Nursing home residents and staff are near the front of the line to receive the estimated 2 million COVID-19 vaccine doses California expects to distribute by the end of this year. Long-term care and nursing facilities have seen deadly outbreaks. Earlier this year, the California Healthcare Foundation studied outbreaks in nursing homes and found that in May, a quarter of nursing homes had a resident with coronavirus infections and at 16% of them, at least one resident had died from complications of COVID-19. By August, those numbers had spiked: 66% of the facilities studied had at least one case, and at least one resident had died of COVID-19 in 37% of facilities.
Now, vaccines are arriving in California and doses will be administered at nursing homes soon through a government partnership with pharmacy giants CVS and Walgreens, whose staffs will deliver vaccines to long term care facilities. Eric Dowdy, chief government affairs officer at Leading Age California, an organization representing mostly nonprofit senior care facilities, said the top priority for those planning the vaccine rollout is improving confidence in the vaccine, in part by combating misinformation that fuels mistrust.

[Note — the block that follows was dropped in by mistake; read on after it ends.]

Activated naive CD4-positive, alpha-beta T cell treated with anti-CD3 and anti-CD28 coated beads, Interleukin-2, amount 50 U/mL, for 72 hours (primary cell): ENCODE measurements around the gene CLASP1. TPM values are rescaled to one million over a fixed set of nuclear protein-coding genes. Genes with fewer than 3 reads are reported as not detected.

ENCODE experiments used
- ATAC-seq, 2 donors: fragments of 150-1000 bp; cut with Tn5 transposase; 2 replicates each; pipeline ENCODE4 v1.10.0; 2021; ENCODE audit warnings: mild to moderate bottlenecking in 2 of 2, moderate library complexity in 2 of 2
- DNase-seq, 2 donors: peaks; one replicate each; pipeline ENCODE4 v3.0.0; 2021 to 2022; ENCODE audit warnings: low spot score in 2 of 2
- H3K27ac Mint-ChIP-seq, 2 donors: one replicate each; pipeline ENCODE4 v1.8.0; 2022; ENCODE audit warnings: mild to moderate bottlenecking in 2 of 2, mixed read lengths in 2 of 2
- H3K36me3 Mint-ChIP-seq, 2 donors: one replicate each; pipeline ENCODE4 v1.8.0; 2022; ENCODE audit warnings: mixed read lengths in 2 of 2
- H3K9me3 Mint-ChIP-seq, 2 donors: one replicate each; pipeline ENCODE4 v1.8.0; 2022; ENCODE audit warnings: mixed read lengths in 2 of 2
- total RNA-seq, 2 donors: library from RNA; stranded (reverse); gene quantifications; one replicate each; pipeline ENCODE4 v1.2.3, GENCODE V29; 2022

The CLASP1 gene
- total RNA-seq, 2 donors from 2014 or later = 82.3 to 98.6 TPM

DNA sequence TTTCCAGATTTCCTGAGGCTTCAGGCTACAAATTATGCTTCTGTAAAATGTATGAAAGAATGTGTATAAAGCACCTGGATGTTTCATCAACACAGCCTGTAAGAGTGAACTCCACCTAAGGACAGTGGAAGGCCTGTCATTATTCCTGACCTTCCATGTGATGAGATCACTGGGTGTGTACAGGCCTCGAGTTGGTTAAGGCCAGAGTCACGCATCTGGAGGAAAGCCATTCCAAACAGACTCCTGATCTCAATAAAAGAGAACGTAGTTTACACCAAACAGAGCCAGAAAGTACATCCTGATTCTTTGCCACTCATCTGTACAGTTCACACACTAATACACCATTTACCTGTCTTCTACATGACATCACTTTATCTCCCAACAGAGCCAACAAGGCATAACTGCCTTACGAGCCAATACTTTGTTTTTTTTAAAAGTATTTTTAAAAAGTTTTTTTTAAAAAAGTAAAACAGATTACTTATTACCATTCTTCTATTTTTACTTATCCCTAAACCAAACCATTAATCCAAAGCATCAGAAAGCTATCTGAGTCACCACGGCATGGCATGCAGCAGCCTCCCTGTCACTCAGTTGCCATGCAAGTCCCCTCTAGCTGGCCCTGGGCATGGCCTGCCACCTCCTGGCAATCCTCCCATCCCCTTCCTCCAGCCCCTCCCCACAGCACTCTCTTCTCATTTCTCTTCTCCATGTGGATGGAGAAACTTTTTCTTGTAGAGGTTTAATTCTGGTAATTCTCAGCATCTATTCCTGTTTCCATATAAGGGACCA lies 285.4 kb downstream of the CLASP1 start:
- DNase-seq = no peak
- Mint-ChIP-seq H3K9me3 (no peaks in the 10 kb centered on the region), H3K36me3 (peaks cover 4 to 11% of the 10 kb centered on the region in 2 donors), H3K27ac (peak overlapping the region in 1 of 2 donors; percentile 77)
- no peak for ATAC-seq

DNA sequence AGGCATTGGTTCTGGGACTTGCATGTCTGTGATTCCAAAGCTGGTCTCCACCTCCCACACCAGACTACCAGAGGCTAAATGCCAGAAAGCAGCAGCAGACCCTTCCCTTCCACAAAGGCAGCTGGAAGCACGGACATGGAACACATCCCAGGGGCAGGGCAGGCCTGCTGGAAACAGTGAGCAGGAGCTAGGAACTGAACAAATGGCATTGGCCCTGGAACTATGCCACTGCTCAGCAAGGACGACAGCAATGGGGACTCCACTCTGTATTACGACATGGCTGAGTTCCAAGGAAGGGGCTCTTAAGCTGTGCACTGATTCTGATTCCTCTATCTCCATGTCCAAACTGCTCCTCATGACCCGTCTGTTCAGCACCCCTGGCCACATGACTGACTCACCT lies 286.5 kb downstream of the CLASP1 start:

“The pipeline, getting the vaccines to the facilities, that’s all going to happen. The supply is going to get ramped up and we’re not going to have issues with the vaccine being available. It’s just a matter of getting people to realize that it’s worthwhile taking, and that they’re not putting their life at risk doing so. And it’s very important. Really, at this point it’s our only way out of this pandemic so it’s crucial that people take this vaccine when it’s offered.”— Eric Dowdy
A segment from our radio show and podcast, “Civic.” Listen at 8 a.m. and 6 p.m. Tuesdays and Thursdays at 102.5 FM in San Francisco, or online at ksfp.fm, and subscribe on Apple, Google, Spotify or Stitcher.